Since the exhaustion of the IPv4 address pool, companies across the globe heavily rely on IPv4 transfer and lease markets. Unfortunately, transferred IP address blocks are far more likely to be blocklisted due to IP address abuse. But while abuse negatively affects IP address reputation, the risks can be minimised with the right level of awareness.
The Internet Protocol version 4 (IPv4) addresses have been a scarce resource for over a decade now. With the internet rapidly expanding and the demand for IPv4 increasing, the IPv4 transfer market has opened the door for organisations ready to scale.
Unfortunately, the IP transfer market faces a daunting problem – IP address abuse. In fact, as you will discover by reading this article, a considerable number of transferred IPs eventually get blocklisted, which further aggravates the global scarcity of an already deficient resource.
So, what are the most common types of IP address abuse and how should we approach it? Let’s have a look at the latest data.
The transfer market and what happens after a transfer
The transfer market emerged as a response to the IPv4 address space depletion, which began in 2011 on the IANA level, when the organisation announced the exhaustion of its pool of unused resources. For the RIPE NCC, November 25, 2019 marked the date when new IPv4s could no longer be allocated. Not long after, the RIPE NCC Community Projects Fund funded research focused on IP misuse and abuse within the IP transfer market.
A study led by Vasileios Giotsas demonstrated that the IPv4 transfer market size has significantly grown over the years. Between 2009-2019, the number of intra-RIR transfers (within a region) grew from just 17,408 to 40,463,872 IPs and the number of inter-RIR transfers (between regions) – from 1,792 to 1,885,440 IPs, with the highest activity recorded within RIPE NCC and ARIN regions.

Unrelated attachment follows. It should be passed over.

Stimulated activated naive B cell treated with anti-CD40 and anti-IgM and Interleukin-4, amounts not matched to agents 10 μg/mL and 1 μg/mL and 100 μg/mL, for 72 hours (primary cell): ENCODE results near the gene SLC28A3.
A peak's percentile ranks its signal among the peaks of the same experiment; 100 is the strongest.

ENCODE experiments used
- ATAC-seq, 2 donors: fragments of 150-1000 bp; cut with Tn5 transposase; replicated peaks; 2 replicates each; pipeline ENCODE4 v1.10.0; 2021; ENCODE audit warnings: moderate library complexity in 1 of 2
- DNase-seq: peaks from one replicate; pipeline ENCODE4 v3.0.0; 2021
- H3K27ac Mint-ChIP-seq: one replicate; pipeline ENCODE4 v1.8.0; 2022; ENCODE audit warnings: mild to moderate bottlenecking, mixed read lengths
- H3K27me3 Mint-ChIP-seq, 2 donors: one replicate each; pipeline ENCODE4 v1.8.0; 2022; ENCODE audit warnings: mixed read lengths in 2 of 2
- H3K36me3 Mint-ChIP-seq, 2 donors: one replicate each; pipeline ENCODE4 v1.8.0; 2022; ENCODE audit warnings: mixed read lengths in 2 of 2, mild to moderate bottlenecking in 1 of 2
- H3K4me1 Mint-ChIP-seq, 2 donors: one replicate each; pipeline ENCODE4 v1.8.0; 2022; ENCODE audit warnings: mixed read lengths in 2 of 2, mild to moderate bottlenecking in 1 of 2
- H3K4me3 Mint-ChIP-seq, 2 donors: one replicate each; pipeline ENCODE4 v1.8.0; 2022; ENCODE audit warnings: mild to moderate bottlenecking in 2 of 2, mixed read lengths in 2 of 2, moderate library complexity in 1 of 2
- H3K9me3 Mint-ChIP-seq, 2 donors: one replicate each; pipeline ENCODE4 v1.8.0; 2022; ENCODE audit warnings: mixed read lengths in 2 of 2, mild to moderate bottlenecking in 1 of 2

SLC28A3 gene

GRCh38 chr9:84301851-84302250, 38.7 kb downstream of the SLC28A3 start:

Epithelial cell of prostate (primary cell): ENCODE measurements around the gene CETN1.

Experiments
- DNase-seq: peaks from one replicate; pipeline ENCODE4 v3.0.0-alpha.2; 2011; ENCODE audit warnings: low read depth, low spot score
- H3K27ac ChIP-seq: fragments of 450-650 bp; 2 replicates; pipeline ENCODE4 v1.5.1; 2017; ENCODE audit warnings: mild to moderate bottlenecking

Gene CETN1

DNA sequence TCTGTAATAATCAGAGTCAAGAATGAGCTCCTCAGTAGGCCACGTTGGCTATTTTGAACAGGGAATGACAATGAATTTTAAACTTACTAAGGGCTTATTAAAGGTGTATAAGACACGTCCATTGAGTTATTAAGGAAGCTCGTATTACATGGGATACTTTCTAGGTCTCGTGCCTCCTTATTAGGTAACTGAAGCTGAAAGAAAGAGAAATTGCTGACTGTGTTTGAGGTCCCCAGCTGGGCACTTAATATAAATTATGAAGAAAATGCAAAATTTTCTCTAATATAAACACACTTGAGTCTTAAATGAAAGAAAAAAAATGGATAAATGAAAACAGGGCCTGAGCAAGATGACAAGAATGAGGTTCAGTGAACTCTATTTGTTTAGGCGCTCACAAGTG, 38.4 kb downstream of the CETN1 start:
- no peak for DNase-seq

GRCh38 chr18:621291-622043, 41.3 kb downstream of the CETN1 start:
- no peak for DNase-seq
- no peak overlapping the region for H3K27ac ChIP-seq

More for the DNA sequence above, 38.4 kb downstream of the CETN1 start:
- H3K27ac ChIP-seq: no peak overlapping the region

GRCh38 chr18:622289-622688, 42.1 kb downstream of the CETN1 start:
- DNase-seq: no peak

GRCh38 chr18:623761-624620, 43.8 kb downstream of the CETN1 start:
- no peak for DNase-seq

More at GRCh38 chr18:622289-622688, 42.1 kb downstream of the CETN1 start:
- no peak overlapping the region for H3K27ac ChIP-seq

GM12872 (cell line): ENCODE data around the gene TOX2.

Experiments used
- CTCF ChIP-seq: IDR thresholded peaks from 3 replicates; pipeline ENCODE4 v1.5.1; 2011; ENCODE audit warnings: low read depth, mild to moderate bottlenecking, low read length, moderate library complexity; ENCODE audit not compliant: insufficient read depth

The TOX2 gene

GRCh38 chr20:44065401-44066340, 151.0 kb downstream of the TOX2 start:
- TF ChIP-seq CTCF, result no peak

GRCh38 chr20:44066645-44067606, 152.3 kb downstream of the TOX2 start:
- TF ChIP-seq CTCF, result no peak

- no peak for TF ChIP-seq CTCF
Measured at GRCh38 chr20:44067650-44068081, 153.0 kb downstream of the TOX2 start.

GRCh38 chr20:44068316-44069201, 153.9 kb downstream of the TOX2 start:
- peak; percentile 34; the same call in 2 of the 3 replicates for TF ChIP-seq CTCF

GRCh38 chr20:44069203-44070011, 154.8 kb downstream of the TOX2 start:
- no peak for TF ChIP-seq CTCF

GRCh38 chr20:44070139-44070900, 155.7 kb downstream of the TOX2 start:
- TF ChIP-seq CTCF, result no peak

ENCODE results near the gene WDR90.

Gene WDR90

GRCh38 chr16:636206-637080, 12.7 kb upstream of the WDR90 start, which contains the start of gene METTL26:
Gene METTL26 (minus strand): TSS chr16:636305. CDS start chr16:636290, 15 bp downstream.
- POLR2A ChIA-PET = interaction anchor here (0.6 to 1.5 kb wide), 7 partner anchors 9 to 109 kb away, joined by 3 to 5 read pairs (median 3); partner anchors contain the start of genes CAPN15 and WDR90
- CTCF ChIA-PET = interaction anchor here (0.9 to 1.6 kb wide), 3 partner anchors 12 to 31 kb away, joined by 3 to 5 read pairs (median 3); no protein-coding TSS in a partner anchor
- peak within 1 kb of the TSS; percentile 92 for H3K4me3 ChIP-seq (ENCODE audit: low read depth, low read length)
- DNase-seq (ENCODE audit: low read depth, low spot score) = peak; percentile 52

Unfortunately, a significant percentage – nearly 40% – of transferred prefixes that are routed, eventually are blocklisted. In fact, the transferred IP space is between 4 to 25 times more likely to be blocklisted, depending on the type of IP abuse.
What is IP abuse exactly?
IP abuse is any malicious activity conducted by one connected device with an IP address against another device. Despite its type, the abuse can significantly affect IP address reputation, which measures the quality of an IP address. While IP addresses within the transfer market are mostly clean, the state can change drastically depending on the holder’s actions. If an IP address is flagged for suspicious activity, it can be blocklisted in no time.
RIRs have responded to the emergence of the IPv4 transfer market by establishing policy frameworks that aim to preserve registered IPv4 blocks and provide maintenance and transparency on how organisations trade them. Nonetheless, Giotsas’ research revealed that the effectiveness of these policies in preventing abuse of the IPv4 market are yet to be measured.
Spam, Malware, and DDoS - Top 3 threats to leased IPv4 resources
At the end of every quarter, we release IPXO Abuse Prevention statistics to provide a transparent view of the IPXO Marketplace and the health of the resources.
During Q3 – the period between July and September – we recorded 22,498 abuse incidents linked to IPv4 addresses leased via the IPXO Marketplace. The data shows that most of the IPv4 abuse cases were related to spam (66.22%), malware (13.58%) and DDoS (3.90%) attacks.
When comparing the overall abuse landscape with abuse specifically afflicting RIPE NCC-allocated resources, we can see that the trends remain predictable: spam (59.81%), malware (17.57%) and DDoS (5.06%) attacks were also associated with most abuse incidents (Figure 1). This clearly demonstrates that IP address abuse is not more or less prevalent in different regions.
Overall, spam and malware have remained the top two threats to IPv4 addresses on the Marketplace throughout 2022 thus far (Figure 2).